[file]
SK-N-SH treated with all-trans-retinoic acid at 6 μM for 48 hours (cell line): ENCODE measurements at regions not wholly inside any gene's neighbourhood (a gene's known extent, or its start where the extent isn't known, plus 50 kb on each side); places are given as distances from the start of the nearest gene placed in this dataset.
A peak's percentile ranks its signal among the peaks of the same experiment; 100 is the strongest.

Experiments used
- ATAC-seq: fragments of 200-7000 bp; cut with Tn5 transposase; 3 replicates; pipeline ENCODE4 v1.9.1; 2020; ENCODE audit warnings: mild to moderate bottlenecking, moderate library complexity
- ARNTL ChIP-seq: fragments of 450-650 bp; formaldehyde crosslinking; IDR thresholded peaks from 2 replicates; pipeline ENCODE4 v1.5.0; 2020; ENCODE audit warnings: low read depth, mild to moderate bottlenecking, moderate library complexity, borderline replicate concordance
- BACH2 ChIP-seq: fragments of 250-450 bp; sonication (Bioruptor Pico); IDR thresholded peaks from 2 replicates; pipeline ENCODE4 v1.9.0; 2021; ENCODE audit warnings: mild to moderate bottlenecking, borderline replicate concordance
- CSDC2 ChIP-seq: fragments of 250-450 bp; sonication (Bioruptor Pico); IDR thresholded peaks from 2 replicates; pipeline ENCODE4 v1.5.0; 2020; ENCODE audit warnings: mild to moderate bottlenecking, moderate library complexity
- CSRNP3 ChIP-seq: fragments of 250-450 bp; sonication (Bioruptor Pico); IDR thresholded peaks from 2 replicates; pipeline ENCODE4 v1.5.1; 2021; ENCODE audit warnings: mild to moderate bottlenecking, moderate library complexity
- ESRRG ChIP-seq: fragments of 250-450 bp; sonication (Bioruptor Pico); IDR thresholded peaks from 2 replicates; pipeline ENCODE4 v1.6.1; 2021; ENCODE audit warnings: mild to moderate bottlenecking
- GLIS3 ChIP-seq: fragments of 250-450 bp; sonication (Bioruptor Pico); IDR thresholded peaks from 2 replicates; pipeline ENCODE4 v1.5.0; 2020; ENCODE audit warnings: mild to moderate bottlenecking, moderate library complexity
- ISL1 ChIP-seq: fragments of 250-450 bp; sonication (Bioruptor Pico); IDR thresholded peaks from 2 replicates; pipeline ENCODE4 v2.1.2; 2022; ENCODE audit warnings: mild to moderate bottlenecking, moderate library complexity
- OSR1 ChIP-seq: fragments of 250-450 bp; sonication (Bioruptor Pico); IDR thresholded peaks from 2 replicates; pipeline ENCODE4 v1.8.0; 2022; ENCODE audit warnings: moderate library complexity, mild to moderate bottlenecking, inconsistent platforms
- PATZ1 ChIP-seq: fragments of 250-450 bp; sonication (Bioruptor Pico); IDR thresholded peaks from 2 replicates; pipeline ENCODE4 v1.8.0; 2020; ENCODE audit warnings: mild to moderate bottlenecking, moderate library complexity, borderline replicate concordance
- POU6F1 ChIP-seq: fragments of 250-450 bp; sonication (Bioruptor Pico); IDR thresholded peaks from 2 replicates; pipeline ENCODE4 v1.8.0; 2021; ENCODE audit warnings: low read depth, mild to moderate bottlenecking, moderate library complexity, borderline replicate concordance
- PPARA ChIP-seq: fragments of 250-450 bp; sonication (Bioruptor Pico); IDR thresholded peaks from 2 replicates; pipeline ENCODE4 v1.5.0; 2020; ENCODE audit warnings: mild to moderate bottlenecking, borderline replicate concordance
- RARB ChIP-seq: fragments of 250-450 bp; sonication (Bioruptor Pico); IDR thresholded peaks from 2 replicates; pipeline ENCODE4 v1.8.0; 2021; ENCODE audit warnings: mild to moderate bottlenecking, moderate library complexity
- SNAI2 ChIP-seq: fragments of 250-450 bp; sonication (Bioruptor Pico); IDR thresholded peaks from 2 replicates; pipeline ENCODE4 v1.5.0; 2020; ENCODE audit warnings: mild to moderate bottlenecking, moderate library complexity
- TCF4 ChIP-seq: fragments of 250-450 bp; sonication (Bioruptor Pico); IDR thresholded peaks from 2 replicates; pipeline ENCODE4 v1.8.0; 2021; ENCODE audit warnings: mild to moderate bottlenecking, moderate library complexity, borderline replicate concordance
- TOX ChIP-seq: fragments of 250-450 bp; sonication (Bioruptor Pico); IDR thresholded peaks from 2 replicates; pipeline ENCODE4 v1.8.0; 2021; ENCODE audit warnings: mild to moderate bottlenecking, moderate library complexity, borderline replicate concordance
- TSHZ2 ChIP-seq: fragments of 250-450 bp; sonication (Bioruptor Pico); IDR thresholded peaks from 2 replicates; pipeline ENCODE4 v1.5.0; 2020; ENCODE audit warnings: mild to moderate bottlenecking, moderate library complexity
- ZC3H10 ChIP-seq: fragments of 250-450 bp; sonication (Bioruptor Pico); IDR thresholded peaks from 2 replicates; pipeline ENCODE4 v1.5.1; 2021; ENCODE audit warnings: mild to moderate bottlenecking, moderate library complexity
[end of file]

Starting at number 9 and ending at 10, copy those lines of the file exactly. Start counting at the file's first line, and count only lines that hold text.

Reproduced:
- ESRRG ChIP-seq: fragments of 250-450 bp; sonication (Bioruptor Pico); IDR thresholded peaks from 2 replicates; pipeline ENCODE4 v1.6.1; 2021; ENCODE audit warnings: mild to moderate bottlenecking
- GLIS3 ChIP-seq: fragments of 250-450 bp; sonication (Bioruptor Pico); IDR thresholded peaks from 2 replicates; pipeline ENCODE4 v1.5.0; 2020; ENCODE audit warnings: mild to moderate bottlenecking, moderate library complexity